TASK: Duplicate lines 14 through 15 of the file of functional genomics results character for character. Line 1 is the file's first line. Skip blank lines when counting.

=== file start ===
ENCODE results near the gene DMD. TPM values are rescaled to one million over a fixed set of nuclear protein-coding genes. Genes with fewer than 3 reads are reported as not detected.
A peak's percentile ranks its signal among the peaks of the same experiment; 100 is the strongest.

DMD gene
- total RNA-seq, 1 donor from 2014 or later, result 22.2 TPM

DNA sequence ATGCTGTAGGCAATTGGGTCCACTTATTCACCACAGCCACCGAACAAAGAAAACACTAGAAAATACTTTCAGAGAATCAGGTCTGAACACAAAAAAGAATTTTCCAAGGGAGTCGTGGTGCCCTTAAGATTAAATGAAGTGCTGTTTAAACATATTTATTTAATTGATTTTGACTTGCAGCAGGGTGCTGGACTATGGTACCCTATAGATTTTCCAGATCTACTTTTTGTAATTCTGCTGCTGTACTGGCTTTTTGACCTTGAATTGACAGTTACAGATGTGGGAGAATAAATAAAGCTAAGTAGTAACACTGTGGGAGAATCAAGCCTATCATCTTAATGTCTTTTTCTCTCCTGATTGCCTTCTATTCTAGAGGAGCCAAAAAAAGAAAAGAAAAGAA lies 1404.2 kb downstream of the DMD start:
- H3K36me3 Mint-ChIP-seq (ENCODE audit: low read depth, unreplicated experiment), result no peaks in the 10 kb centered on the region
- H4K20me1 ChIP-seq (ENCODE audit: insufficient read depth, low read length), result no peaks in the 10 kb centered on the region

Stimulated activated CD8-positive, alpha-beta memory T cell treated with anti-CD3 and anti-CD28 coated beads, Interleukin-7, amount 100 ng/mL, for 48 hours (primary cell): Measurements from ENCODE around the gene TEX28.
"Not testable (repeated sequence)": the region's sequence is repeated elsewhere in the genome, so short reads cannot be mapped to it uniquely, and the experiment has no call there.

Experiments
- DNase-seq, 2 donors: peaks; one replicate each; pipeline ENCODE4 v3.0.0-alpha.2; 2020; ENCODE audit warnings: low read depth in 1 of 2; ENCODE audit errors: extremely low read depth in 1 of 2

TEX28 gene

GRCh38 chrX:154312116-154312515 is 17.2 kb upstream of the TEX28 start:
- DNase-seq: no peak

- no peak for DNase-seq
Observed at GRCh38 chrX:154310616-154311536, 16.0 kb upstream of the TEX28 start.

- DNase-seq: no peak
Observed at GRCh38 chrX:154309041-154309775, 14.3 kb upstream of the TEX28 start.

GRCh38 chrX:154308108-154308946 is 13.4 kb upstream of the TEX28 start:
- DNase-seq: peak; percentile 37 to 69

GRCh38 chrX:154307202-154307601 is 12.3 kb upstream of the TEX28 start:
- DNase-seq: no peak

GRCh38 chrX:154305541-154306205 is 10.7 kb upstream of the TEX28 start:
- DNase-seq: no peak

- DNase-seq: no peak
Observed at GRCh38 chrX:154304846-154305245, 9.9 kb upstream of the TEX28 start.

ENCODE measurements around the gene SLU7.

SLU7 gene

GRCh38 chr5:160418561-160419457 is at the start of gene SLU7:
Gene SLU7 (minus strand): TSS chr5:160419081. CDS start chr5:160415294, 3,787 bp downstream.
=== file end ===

- DNase-seq: no peak

- no peak for DNase-seq